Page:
Tag Archives: happiness
“Well what are you gonna do with THAT degree?”
I’ve heard this question or some variation of it more times than I can count on my fingers (and toes). And every time I hear it, I just think of Benjamin trying to answer questions about his future. Because when someone asks me a question like that, they’re not just curious – they want an explanation, dammit! Explain yourself! And the truth is that I can’t really explain it. My goals in life aren’t confined to a paycheck. A few weeks ago, an older fella (and by older, I mean forty-something) was asking me about my major. And, word for word, this is what he said:
“Well yeah I know you’re studying music, but, are you actually gonna DO something? I mean, you can’t make a living by playing music.”
In his mind, playing music isn’t actually doing something. It’s not a contribution to society. And he’s not alone. There are a whole lot of people who think the same thing. If I don’t have a business model or some smarty-pants math equation to back it up, I might as well just be a bum. I shook it off because I’ve heard that reaction countless times, but it actually is pretty insulting to me. You wanna know what I’m gonna do with my degree? Here, I’ll tell you:
I’m going to be happy for the rest of my life.
Music isn’t just something that I’m interested in. It’s not just something that I’m really good at. It’s not just something that makes me happy. It’s not even just something that I care deeply about. Simply put, music is a calling. Believe me, there have been times when I wanted to do anything but music. There have been times when I’ve flubbed rehearsals or auditions. My audition at Indiana University was a colossal flub. If music was something I was only interested in, I would’ve quit back in high school. I’ve never been able to get away from music because I’ve always been called back. Music is a calling.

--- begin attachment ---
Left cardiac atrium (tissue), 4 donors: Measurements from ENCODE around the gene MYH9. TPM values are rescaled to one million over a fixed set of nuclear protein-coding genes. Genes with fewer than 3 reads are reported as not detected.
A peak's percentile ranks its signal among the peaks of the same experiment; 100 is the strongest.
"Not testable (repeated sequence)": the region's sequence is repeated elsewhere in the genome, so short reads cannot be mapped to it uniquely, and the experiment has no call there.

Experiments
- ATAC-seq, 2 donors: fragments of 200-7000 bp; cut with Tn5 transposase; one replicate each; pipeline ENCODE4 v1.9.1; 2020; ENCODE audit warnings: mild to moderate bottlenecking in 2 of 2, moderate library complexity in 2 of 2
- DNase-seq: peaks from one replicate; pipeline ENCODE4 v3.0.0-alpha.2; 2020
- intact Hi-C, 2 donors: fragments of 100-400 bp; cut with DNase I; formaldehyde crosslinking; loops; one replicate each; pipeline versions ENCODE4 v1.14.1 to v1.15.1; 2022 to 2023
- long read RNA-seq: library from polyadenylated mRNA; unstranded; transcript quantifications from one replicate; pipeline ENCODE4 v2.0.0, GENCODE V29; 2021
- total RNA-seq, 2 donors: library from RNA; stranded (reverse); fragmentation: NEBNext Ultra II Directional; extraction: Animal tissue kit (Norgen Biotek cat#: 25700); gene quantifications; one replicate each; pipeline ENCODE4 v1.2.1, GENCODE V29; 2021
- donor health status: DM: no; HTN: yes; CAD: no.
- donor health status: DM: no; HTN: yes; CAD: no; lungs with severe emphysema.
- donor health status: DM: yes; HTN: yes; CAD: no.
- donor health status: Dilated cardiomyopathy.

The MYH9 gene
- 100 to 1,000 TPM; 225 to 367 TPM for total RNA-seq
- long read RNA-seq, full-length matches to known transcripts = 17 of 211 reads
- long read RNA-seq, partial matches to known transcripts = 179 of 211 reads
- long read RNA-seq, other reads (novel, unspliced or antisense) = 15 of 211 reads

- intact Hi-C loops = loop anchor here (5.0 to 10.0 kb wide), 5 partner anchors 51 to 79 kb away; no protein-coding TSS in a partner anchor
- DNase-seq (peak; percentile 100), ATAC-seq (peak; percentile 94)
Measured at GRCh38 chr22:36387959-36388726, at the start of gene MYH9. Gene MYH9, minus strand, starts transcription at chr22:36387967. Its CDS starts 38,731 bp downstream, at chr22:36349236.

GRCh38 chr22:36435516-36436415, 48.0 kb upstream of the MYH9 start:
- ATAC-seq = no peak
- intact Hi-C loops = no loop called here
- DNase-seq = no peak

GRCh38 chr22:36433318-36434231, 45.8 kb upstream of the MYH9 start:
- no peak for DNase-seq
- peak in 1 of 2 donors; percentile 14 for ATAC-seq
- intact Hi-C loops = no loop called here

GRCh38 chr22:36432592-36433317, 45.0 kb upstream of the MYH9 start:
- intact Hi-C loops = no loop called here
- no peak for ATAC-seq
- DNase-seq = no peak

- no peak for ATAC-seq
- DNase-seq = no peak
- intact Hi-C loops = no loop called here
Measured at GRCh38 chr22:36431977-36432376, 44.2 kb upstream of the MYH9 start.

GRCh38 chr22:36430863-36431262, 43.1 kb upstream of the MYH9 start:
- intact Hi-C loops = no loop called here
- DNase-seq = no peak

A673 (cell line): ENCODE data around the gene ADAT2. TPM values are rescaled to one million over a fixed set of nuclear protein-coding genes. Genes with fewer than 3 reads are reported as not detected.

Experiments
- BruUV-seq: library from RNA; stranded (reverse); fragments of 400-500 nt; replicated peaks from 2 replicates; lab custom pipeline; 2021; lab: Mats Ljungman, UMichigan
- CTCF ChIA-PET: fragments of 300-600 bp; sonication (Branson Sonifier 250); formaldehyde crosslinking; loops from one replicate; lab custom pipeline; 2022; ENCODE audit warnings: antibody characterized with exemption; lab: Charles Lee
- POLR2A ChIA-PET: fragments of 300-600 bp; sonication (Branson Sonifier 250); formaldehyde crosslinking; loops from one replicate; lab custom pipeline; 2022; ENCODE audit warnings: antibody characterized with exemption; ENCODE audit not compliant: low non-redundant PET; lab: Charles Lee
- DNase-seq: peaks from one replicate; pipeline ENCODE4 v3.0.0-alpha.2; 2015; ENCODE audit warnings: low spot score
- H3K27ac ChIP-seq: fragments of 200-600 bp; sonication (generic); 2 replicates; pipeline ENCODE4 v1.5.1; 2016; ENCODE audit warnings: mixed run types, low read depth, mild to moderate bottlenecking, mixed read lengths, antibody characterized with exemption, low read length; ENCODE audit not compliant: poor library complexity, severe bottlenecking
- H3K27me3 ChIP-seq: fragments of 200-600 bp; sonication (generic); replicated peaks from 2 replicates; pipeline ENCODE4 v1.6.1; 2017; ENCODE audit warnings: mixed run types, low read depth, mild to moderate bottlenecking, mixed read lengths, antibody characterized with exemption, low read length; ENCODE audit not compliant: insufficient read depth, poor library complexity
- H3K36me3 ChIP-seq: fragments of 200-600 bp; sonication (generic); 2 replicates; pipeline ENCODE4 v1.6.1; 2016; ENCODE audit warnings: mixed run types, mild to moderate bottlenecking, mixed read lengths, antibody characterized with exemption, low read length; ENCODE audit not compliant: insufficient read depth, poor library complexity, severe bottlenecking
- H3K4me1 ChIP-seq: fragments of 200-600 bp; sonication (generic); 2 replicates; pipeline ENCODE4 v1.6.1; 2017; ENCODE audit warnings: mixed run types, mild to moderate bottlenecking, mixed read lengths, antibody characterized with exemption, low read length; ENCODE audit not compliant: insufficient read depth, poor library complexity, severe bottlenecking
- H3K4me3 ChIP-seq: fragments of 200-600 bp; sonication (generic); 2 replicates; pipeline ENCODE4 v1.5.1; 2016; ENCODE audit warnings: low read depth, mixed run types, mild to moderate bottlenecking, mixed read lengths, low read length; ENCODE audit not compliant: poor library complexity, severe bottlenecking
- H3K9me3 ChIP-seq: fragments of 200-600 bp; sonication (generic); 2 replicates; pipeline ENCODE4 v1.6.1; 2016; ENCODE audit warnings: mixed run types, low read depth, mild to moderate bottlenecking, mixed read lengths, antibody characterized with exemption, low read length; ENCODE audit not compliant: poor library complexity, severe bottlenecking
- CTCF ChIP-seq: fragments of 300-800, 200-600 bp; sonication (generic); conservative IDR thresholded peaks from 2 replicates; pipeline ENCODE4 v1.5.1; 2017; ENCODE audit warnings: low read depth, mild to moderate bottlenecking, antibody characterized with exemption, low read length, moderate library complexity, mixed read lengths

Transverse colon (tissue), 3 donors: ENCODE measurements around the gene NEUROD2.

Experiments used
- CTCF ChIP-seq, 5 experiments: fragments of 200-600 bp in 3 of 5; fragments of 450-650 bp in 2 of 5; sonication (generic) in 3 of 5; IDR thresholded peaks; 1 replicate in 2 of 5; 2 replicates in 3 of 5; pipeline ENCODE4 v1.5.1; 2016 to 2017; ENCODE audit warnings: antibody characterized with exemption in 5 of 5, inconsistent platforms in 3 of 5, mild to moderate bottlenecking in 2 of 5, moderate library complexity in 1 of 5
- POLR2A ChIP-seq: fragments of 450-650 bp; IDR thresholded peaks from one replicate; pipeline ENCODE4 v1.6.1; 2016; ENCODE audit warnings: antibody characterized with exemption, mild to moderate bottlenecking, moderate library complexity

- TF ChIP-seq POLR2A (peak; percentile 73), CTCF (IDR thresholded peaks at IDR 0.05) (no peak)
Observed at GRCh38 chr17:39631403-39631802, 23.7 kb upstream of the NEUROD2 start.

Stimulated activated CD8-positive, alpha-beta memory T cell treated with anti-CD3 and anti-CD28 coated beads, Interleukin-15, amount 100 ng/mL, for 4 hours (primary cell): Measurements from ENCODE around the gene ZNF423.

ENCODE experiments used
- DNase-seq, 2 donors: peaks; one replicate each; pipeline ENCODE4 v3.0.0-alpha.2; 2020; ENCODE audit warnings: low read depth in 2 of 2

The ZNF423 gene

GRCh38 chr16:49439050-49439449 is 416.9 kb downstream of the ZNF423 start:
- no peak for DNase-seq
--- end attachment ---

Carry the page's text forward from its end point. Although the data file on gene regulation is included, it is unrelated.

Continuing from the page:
I was in the Hawkeye Marching Band my sophomore year. The Hawkeye Drumline (HDL is what the cool people call it) does a 10-15 minute show of its own before the game. One time after an HDL show, some lady who was probably like 105 years old came up to me and said, “I just love watching the drums. It makes me so happy!” And that’s why this all makes sense to me.
I don’t just play music for myself. As much as I truly enjoy playing for myself, that’s not what I’ve been called to do. I play music because it makes people happy. I do what I do because this world would be a sad, sad place without music. I play music because my parents told me that I have a gift I can share. I play music because I would be tremendously miserable doing anything else. As Paul Simon puts it, “Music is forever; music should grow and mature with you, following you right on up until you die.” I love music with all my heart and soul. So the next time someone sarcastically asks me, “What are you gonna do with THAT degree?” I’ll just say, “I’m gonna be happy for the rest of my life.”
I just finished reading a great post from one of my favorite bloggers which I will reblog as soon as I’m done writing this great piece. I can only do one great thing at a time, sheesh. Anyway, in it, he poses an interesting question about the collective sanity of our culture in which we work decades at a job we usually just tolerate (if we’re lucky), in order to pay for all the things we consider important. Things like, shelter, furniture for shelter, indoor and outdoor improvements for said shelter, clothing, cars etc. These are, admittedly, all important things. But, at some point, we become the hamster on the wheel, frantically working to pay the mortgage, real estate taxes, cars, and credit cards, just to name a few off the top of my head, as we continue to require bigger houses leading to more stuff to put in them, cooler cars etc. Add into the mix kids and, forget it, it’s all over. Then it really gets crazy – more clothes, food, cars, insurance, food (those pesky creatures insist on eating every day), tuition and definitely a whole lot more alcohol (for Mom and Dad, that is). We think of ourselves as a civilized people and, yet, our lifestyles turn us into crazed wheel-spinning rodents. What’s that all about?